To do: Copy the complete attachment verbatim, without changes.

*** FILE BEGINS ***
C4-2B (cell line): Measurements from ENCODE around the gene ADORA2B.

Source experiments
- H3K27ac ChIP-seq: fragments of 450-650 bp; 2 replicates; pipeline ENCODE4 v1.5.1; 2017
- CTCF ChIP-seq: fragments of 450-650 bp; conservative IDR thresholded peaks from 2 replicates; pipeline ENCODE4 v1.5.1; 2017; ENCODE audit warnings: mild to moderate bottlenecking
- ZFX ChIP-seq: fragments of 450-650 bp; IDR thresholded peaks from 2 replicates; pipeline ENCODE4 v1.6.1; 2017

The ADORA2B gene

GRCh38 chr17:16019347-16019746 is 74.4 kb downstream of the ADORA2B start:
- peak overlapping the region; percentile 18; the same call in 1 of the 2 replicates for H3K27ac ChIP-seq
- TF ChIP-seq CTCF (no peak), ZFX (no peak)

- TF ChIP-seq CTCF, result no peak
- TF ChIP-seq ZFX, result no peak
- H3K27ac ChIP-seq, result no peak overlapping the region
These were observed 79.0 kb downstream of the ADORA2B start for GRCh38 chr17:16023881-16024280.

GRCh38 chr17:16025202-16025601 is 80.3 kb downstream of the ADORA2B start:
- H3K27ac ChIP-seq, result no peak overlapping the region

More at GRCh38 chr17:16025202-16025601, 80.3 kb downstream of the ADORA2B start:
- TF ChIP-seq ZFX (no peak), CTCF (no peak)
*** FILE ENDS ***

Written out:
C4-2B (cell line): Measurements from ENCODE around the gene ADORA2B.

Source experiments
- H3K27ac ChIP-seq: fragments of 450-650 bp; 2 replicates; pipeline ENCODE4 v1.5.1; 2017
- CTCF ChIP-seq: fragments of 450-650 bp; conservative IDR thresholded peaks from 2 replicates; pipeline ENCODE4 v1.5.1; 2017; ENCODE audit warnings: mild to moderate bottlenecking
- ZFX ChIP-seq: fragments of 450-650 bp; IDR thresholded peaks from 2 replicates; pipeline ENCODE4 v1.6.1; 2017

The ADORA2B gene

GRCh38 chr17:16019347-16019746 is 74.4 kb downstream of the ADORA2B start:
- peak overlapping the region; percentile 18; the same call in 1 of the 2 replicates for H3K27ac ChIP-seq
- TF ChIP-seq CTCF (no peak), ZFX (no peak)

- TF ChIP-seq CTCF, result no peak
- TF ChIP-seq ZFX, result no peak
- H3K27ac ChIP-seq, result no peak overlapping the region
These were observed 79.0 kb downstream of the ADORA2B start for GRCh38 chr17:16023881-16024280.

GRCh38 chr17:16025202-16025601 is 80.3 kb downstream of the ADORA2B start:
- H3K27ac ChIP-seq, result no peak overlapping the region

More at GRCh38 chr17:16025202-16025601, 80.3 kb downstream of the ADORA2B start:
- TF ChIP-seq ZFX (no peak), CTCF (no peak)